By Curt Peterson
BARNARD—The Barnard School Board expects the Vermont Board of Education (BoE) to accept recommendation by the Agency of Education (AoE) to force the school to join the Windsor Central Modified Unified Union School District.
A decision is due Nov. 30.
Pamela Fraser asked district board members on July 31 to consider renegotiating the Articles of Agreement, to which the five participating towns agreed when forming the new district.
“We are not calling for a vote to revise the articles this week, but for a vote to develop revised ones,” Fraser wrote
in an email to board leadership. “If we are able to do that, those would be voted on, first by the merged board (to put on ballots), and then by the electorates of each (participatin) town.”
Fraser cited specific changes Barnard would like the board to reconsider: Deeding their school to the district which, they fear, might be closed and returned laden with additional debt, reconfiguring and moving grades within the district, protection against school closure, and the make-up of board representation, which Barnard feels unfavorable to smaller towns within the district.
She cited “suggested default Articles of Agreement” the AoE was expected to post by early this week, which were presented by AoE Budget and Management Analyst Donna Russo-Savage at a July 18 meeting. The default Agreements, Russo-Savage said, will address issues brought up by many smaller towns, specifically, protection against school closures and reconfiguration of grades, equal representation on district boards regardless of the size of participating towns, and which Article amendments can be changed by boards, and which must go to the voters.
Board members Matt Stover and Justin Shipman agreed that the discussion should be pursued, but it is too early to be talking about it now, before Barnard’s status is determined.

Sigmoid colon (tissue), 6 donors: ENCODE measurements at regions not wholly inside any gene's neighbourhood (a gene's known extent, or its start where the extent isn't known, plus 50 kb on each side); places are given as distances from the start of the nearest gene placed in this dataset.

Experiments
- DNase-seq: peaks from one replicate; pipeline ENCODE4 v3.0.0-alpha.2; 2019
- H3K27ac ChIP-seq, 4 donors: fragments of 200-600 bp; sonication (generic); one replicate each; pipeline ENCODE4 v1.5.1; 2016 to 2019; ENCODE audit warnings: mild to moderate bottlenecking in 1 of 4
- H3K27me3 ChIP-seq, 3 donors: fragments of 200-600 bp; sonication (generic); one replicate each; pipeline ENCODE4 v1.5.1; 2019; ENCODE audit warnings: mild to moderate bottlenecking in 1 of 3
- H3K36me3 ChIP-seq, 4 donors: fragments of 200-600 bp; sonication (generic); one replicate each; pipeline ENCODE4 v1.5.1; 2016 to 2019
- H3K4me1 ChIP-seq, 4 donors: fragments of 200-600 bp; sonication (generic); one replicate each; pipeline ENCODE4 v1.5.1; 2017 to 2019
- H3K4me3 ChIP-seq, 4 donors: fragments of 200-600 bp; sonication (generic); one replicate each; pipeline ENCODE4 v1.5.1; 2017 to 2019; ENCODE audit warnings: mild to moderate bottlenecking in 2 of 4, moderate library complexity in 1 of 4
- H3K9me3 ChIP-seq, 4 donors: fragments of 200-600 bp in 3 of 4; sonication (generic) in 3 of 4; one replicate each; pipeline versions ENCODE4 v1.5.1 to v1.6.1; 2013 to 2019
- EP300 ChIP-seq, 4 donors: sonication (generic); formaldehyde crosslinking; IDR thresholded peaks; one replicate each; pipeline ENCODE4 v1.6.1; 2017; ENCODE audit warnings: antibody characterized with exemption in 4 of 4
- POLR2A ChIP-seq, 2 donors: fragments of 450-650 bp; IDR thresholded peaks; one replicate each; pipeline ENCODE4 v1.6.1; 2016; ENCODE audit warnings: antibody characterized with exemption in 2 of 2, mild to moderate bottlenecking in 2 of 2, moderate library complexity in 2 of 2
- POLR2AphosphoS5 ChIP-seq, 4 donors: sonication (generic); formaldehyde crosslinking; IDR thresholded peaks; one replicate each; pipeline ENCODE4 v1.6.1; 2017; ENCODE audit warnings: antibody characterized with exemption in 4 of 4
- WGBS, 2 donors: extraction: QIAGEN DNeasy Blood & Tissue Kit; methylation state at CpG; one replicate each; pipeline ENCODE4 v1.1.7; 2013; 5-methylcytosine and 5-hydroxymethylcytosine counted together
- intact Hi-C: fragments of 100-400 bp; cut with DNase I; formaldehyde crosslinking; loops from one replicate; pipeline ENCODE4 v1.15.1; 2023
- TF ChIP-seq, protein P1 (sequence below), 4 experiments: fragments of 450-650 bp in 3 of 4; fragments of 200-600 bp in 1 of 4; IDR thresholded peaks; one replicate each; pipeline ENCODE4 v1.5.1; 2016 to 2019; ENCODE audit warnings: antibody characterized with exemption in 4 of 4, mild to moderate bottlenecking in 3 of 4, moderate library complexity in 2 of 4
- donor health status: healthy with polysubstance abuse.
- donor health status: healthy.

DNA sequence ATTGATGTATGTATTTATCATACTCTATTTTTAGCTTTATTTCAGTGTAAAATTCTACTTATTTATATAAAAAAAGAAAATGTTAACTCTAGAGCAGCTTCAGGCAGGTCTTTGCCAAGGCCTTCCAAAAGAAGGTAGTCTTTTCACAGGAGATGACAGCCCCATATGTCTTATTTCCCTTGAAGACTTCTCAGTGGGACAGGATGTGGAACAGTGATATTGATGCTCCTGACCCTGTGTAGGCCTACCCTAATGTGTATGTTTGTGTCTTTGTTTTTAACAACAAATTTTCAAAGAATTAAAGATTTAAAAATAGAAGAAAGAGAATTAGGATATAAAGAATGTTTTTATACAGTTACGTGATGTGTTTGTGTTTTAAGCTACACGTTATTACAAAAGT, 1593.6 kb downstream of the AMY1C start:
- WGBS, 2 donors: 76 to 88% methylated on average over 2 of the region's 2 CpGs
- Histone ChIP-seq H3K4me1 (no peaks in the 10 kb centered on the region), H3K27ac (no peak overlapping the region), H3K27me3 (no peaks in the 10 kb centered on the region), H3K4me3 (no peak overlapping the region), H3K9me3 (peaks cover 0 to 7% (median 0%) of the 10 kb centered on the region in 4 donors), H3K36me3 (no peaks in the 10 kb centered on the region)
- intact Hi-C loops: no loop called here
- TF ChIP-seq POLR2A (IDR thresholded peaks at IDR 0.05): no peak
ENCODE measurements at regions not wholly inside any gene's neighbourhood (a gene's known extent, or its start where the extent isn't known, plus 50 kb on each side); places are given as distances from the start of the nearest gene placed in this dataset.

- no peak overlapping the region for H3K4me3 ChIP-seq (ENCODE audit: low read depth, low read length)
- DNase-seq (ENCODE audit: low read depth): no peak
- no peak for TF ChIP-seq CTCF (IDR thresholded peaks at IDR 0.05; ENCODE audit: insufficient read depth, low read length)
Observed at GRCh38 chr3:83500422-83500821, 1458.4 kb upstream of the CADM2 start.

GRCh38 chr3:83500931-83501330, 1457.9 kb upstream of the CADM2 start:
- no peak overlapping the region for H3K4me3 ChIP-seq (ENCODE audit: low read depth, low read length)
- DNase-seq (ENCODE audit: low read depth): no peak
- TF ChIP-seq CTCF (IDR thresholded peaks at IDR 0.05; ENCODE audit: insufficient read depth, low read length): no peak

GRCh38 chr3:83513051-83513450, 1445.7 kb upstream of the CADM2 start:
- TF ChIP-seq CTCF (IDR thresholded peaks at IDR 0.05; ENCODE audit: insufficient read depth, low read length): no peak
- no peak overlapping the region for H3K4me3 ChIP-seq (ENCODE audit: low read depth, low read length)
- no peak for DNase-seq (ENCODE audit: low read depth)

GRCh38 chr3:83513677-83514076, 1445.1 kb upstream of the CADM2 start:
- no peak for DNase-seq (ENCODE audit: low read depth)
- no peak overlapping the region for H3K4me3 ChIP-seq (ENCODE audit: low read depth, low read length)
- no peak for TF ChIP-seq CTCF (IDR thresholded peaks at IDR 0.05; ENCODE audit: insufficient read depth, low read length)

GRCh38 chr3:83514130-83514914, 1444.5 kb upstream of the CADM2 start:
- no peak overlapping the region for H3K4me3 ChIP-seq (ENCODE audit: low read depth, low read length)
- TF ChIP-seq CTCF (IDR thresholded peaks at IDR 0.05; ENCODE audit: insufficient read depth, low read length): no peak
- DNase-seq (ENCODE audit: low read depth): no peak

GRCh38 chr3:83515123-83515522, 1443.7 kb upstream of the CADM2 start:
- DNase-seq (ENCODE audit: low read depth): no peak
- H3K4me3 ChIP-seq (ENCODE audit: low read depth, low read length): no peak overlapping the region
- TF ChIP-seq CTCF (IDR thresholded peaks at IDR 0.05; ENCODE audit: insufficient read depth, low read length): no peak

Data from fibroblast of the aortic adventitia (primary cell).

The district board voted to table Fraser’s request, pending legal advice regarding which proposed agreement changes could be granted by the Board, and which would have to left up to member towns’ voters.
The board superintendent Mary Beth Banios set Dec. 17 as the date for a special meeting to discuss whether or how the Articles of Agreement might be amended.
Although Barnard middle and high school students currently attend Woodstock schools, the town feels loss of their pre-kindergarten through sixth grade local school will make the town unattractive to young families.
Barnard had presented their case for remaining independent to the AoE, which ultimately recommended to the BoE that Barnard be merged with the district.
Fraser told the Mountain Times that attorney Mark Oettinger, engaged by the Barnard Select Board for advice, believes Barnard would have a good chance of keeping ownership of the school, because the forced merger makes it a “taking,” requiring “due process.”
In another proposal, Barnard would close their own school, ask voters to approve making Barnard a “choice” town – students could choose whatever school they want to attend – then re-opening Barnard Academy as a private institution. The plan assumes most or all Barnard families would choose to send their children to the new private school.
According to Fraser, Oettinger believes it is too late in the process for Barnard to “take its school private.”
“Another attorney told us Oettinger is incorrect, that we can still make it happen,” Fraser said. “Our heads are spinning with all the information we are getting.”
The Select Board and School Board had planned to hold an Aug. 7 public information meeting to explain the current situation and the privatization idea, but, Fraser said, with the proposal in question the meeting might be a waste of time.
Barnard School Board members will have an opportunity on Aug. 15 to convince the BoE to accept Barnard’s proposal to remain independent, during a public hearing in Montpelier.